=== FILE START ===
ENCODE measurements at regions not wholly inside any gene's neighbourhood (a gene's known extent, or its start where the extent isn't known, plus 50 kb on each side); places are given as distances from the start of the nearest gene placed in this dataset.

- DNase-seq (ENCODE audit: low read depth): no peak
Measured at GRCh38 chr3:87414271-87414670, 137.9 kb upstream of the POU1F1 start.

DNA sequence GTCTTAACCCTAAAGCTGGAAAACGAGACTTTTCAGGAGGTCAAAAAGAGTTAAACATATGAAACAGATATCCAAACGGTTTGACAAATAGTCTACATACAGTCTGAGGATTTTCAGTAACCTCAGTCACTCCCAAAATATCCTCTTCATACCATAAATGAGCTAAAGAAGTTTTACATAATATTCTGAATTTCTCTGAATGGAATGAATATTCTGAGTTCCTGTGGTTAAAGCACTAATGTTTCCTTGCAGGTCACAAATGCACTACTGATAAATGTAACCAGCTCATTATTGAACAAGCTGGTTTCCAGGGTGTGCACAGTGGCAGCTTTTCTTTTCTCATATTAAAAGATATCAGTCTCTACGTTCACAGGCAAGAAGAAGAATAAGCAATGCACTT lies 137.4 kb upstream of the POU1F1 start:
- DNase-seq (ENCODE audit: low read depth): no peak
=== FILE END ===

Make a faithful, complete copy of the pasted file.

ENCODE measurements at regions not wholly inside any gene's neighbourhood (a gene's known extent, or its start where the extent isn't known, plus 50 kb on each side); places are given as distances from the start of the nearest gene placed in this dataset.

- DNase-seq (ENCODE audit: low read depth): no peak
Measured at GRCh38 chr3:87414271-87414670, 137.9 kb upstream of the POU1F1 start.

DNA sequence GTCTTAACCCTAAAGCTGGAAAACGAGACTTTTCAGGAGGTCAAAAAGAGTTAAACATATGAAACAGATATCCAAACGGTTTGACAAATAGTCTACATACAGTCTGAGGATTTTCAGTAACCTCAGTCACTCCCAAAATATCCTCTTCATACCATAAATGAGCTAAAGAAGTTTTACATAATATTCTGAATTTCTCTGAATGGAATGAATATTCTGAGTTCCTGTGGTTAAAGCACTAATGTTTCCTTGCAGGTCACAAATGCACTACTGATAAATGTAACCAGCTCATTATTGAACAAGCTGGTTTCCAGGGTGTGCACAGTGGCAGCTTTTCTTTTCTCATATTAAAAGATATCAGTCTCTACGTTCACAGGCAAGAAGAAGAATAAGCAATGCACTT lies 137.4 kb upstream of the POU1F1 start:
- DNase-seq (ENCODE audit: low read depth): no peak